Schools: Please, before you adopt, check out your local school district. A district may be awesome for typically developing children, but really leave a lot to be desired when it comes to special education services! Look into the different options of inclusion, mainstreaming, or self-contained classrooms. What is the philosophy of the district you're in? What do YOU want for your child? Will your child be able to attend your neighborhood school or will he/she need to be bussed to the other side of the city our county? Keep in mind that most services (PT/OT/ST) provided in school are the bare minimum and you may find you need to add private services. Are they available in your area? You may be planning on homeschooling your new addition, only to find out his or her educational needs are beyond you. Will you be comfortable seeking public education if that happens? If not, what are your other options?

Advocating: Are you prepared to advocate for your child to make sure his or her medical and educational needs are met even when you've been told "no" by the professionals for various things? Are you prepared to speak up the first time your child is called a horrible name, is mocked or made fun of?

Support system: What kind of support system do you have in place? How does your extended family feel about the concept of you adopting a child with special needs? Many say, "It doesn't matter what they think." only to find when it really happens to them, it DOES matter, and it hurts to say goodbye to family and/or good friends. All parents need a break from their child. Do you have anyone who can care for your child(ren) so you can get that break?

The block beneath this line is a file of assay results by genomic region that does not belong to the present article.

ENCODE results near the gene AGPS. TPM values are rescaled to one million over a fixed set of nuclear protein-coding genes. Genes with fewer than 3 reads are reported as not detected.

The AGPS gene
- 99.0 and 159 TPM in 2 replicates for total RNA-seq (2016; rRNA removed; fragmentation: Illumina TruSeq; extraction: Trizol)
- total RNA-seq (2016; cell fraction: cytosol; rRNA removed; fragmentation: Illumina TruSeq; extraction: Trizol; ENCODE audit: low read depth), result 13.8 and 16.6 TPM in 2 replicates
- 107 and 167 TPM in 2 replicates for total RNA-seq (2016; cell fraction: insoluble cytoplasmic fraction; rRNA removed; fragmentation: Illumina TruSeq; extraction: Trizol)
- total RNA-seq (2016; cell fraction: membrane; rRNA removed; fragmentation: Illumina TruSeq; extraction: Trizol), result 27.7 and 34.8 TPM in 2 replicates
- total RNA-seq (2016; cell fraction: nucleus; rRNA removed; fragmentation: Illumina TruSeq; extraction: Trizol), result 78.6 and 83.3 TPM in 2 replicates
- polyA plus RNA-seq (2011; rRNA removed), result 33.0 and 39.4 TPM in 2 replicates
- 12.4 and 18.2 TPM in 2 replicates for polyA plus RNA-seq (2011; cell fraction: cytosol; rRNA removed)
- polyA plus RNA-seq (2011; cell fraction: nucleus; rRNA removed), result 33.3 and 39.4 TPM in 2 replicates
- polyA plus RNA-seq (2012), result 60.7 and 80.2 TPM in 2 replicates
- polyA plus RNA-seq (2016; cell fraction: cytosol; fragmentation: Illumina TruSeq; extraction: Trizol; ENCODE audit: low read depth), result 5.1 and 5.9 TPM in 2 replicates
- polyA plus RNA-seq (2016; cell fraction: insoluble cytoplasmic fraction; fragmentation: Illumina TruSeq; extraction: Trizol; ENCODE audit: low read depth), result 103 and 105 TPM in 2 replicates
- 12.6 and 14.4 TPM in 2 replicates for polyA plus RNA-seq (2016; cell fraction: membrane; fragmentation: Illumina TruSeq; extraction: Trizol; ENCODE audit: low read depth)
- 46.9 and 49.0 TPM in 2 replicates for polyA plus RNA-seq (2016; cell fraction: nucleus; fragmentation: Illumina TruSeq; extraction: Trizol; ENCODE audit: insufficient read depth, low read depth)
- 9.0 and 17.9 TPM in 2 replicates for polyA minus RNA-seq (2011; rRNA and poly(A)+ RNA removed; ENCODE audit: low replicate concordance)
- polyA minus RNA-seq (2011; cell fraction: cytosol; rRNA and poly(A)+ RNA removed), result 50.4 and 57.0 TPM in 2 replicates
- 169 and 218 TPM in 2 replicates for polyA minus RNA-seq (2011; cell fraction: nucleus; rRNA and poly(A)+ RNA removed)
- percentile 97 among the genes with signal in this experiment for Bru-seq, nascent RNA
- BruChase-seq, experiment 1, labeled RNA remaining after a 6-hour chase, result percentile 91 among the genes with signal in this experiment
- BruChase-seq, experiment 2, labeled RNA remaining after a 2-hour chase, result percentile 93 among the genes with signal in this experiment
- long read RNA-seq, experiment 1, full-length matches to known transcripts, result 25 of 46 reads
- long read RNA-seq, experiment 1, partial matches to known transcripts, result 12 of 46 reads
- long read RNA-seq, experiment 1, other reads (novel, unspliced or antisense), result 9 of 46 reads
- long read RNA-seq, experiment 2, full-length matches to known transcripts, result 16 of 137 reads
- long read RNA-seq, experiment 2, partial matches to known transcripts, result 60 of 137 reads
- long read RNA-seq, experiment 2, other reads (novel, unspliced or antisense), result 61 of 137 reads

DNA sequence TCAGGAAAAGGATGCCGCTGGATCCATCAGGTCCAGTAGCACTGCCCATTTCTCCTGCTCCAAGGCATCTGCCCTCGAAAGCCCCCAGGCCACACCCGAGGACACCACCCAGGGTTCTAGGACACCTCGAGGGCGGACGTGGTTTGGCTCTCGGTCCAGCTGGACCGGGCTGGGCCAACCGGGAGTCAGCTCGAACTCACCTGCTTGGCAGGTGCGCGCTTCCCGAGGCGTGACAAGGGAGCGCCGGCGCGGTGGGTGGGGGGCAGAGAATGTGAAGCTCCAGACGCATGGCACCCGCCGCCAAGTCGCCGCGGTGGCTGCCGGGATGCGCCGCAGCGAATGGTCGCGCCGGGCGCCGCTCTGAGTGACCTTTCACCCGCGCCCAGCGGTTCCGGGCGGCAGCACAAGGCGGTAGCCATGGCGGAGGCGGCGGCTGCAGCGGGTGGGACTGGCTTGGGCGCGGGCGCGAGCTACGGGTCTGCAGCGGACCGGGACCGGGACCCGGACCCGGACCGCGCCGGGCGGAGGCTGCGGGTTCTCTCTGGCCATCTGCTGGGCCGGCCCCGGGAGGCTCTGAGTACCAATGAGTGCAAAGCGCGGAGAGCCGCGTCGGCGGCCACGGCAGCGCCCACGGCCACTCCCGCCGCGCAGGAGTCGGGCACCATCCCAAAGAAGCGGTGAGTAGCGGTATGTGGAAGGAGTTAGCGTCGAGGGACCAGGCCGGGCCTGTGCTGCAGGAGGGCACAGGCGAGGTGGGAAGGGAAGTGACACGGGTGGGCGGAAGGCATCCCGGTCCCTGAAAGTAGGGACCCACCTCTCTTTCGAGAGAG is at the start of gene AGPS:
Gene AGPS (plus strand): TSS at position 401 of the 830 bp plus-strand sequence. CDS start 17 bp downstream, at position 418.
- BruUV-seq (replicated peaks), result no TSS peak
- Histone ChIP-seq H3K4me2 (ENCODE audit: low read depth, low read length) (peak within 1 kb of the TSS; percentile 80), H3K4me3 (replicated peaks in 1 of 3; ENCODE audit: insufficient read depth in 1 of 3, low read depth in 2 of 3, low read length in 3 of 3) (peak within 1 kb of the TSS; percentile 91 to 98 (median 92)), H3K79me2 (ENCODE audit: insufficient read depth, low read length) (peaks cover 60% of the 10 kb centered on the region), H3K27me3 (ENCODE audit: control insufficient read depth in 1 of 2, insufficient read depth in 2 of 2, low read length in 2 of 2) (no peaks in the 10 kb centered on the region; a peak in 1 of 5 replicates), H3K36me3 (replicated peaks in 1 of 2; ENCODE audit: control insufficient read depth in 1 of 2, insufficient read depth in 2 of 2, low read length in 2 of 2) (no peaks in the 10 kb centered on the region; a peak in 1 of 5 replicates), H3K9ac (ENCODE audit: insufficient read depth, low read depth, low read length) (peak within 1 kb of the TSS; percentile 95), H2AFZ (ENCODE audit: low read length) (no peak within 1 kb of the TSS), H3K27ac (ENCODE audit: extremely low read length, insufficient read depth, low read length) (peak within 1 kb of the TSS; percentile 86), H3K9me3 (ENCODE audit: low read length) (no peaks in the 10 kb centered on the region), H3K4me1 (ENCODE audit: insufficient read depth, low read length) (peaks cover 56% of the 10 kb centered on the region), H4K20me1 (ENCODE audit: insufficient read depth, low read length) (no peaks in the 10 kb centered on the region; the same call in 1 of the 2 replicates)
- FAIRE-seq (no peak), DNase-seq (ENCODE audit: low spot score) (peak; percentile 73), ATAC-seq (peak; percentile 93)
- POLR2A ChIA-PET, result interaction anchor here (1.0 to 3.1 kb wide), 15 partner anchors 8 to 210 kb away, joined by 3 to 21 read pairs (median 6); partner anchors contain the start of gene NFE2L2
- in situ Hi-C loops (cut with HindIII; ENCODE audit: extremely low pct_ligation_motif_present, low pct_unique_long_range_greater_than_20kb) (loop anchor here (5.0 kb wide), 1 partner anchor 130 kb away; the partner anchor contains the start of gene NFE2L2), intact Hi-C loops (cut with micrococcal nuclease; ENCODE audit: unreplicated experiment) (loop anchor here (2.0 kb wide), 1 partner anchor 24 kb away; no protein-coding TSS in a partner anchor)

Time: When you bring your new child home, how much time will you have? If both parents work full-time, are you able to take maternity/paternity leave to be home with your new child during the bonding process? If you need to seek childcare, are there places near you that have the ability to care for your child's needs, including emotional/social/medical?  Bringing home your new child, particularly a child with Down syndrome or other significant needs, requires a lot of medical appointments right off the bat to sort out all the things which have not been addressed until now. (Asher, who only had a few issues, had 16 doctor appointments in the first 8 weeks home, a surgery w/hospital stay at 3 months, and a jazillion follow up appointments. Axel had no known medical issues other than needing dental work, yet ended up having a life-threatening condition requiring MAJOR surgery out of state, followed by months in a halo, and we're still doing follow-up appointments out of state.)

Are you prepared in your head?: Are you prepared to care for a child whom you have no biological connection to? Are you prepared to NOT love the child when he/she is placed in your lap? How do you feel when the most annoying neighbor kid visits your house? Some days your newly adopted child (particularly if they're older) will feel like that kid. Are you prepared to parent a child who may not like you? Don't expect that this child will suddenly like you, particularly when you are taking that child away from everything he/she knows. If you have parented step children, you already know these feelings and know weather or not you can handle it. If you are prepared for it, you will recognize when you're feeling it and be able to work through it. If you're not prepared for this, it can catch you off guard and be a very scary feeling.

I know there are other adoptive parents reading this post who may have things to add. Please do so in the comments. Again, I don't want to scare you away from adopting, but to give you some things to think about before you adopt.

1 comment:

Jennie said...

Great post, Leah. I so appreciate your candor.